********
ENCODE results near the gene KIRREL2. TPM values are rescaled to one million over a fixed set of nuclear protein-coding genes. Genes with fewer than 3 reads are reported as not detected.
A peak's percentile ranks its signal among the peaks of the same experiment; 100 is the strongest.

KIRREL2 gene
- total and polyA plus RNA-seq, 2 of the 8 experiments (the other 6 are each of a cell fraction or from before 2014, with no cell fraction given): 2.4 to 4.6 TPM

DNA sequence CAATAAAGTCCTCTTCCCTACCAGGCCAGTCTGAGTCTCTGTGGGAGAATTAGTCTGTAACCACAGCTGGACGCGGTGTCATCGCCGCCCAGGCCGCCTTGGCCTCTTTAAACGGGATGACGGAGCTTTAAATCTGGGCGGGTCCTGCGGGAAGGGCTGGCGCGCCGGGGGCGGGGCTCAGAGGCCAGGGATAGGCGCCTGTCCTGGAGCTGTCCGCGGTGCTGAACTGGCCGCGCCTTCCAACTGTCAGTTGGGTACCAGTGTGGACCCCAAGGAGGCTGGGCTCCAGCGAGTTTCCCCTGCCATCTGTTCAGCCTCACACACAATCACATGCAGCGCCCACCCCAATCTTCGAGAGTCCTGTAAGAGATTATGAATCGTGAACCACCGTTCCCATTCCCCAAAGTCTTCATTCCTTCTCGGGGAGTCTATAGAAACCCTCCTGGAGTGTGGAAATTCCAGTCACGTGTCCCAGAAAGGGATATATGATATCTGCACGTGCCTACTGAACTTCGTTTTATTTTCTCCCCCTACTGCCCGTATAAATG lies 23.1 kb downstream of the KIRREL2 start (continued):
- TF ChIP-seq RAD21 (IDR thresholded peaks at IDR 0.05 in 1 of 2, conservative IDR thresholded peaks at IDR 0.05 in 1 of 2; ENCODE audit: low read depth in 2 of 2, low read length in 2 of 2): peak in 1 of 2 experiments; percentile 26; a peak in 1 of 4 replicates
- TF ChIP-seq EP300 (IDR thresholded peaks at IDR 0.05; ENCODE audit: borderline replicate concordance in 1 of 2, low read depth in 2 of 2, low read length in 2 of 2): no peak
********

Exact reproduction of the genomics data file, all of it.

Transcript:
ENCODE results near the gene KIRREL2. TPM values are rescaled to one million over a fixed set of nuclear protein-coding genes. Genes with fewer than 3 reads are reported as not detected.
A peak's percentile ranks its signal among the peaks of the same experiment; 100 is the strongest.

KIRREL2 gene
- total and polyA plus RNA-seq, 2 of the 8 experiments (the other 6 are each of a cell fraction or from before 2014, with no cell fraction given): 2.4 to 4.6 TPM

DNA sequence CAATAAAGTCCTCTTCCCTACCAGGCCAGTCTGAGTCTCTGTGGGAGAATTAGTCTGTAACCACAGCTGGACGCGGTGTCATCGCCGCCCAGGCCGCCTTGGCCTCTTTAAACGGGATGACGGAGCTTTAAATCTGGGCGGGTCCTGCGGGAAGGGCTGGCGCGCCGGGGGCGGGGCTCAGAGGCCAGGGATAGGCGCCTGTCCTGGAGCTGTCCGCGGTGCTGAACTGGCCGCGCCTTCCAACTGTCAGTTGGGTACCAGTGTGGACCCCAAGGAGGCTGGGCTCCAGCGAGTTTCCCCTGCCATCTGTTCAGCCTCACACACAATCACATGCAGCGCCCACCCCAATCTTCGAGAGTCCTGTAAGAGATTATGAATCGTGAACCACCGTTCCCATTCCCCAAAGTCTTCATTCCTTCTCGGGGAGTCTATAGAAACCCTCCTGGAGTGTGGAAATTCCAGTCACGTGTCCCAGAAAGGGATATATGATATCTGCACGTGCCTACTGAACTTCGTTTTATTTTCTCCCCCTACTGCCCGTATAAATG lies 23.1 kb downstream of the KIRREL2 start (continued):
- TF ChIP-seq RAD21 (IDR thresholded peaks at IDR 0.05 in 1 of 2, conservative IDR thresholded peaks at IDR 0.05 in 1 of 2; ENCODE audit: low read depth in 2 of 2, low read length in 2 of 2): peak in 1 of 2 experiments; percentile 26; a peak in 1 of 4 replicates
- TF ChIP-seq EP300 (IDR thresholded peaks at IDR 0.05; ENCODE audit: borderline replicate concordance in 1 of 2, low read depth in 2 of 2, low read length in 2 of 2): no peak